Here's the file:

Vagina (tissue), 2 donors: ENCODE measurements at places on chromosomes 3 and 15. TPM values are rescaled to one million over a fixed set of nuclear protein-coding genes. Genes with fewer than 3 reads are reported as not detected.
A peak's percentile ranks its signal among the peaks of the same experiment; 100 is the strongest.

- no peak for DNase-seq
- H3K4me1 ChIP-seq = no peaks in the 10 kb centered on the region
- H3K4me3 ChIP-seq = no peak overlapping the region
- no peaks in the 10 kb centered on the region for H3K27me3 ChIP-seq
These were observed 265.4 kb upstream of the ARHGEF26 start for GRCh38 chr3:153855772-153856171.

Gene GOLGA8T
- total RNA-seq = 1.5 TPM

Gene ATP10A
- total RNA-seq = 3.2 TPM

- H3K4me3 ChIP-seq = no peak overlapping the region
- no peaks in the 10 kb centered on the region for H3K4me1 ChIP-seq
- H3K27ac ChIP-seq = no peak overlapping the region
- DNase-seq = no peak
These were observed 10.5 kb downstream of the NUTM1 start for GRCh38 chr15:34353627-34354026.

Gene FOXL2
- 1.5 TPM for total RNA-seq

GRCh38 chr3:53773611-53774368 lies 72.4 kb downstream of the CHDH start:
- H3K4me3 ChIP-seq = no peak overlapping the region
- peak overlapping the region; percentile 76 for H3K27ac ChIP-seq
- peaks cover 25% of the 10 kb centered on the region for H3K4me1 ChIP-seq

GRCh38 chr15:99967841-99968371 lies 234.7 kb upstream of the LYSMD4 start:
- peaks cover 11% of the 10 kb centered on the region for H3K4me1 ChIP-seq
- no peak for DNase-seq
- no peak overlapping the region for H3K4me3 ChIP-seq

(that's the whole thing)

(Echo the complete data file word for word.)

Vagina (tissue), 2 donors: ENCODE measurements at places on chromosomes 3 and 15. TPM values are rescaled to one million over a fixed set of nuclear protein-coding genes. Genes with fewer than 3 reads are reported as not detected.
A peak's percentile ranks its signal among the peaks of the same experiment; 100 is the strongest.

- no peak for DNase-seq
- H3K4me1 ChIP-seq = no peaks in the 10 kb centered on the region
- H3K4me3 ChIP-seq = no peak overlapping the region
- no peaks in the 10 kb centered on the region for H3K27me3 ChIP-seq
These were observed 265.4 kb upstream of the ARHGEF26 start for GRCh38 chr3:153855772-153856171.

Gene GOLGA8T
- total RNA-seq = 1.5 TPM

Gene ATP10A
- total RNA-seq = 3.2 TPM

- H3K4me3 ChIP-seq = no peak overlapping the region
- no peaks in the 10 kb centered on the region for H3K4me1 ChIP-seq
- H3K27ac ChIP-seq = no peak overlapping the region
- DNase-seq = no peak
These were observed 10.5 kb downstream of the NUTM1 start for GRCh38 chr15:34353627-34354026.

Gene FOXL2
- 1.5 TPM for total RNA-seq

GRCh38 chr3:53773611-53774368 lies 72.4 kb downstream of the CHDH start:
- H3K4me3 ChIP-seq = no peak overlapping the region
- peak overlapping the region; percentile 76 for H3K27ac ChIP-seq
- peaks cover 25% of the 10 kb centered on the region for H3K4me1 ChIP-seq

GRCh38 chr15:99967841-99968371 lies 234.7 kb upstream of the LYSMD4 start:
- peaks cover 11% of the 10 kb centered on the region for H3K4me1 ChIP-seq
- no peak for DNase-seq
- no peak overlapping the region for H3K4me3 ChIP-seq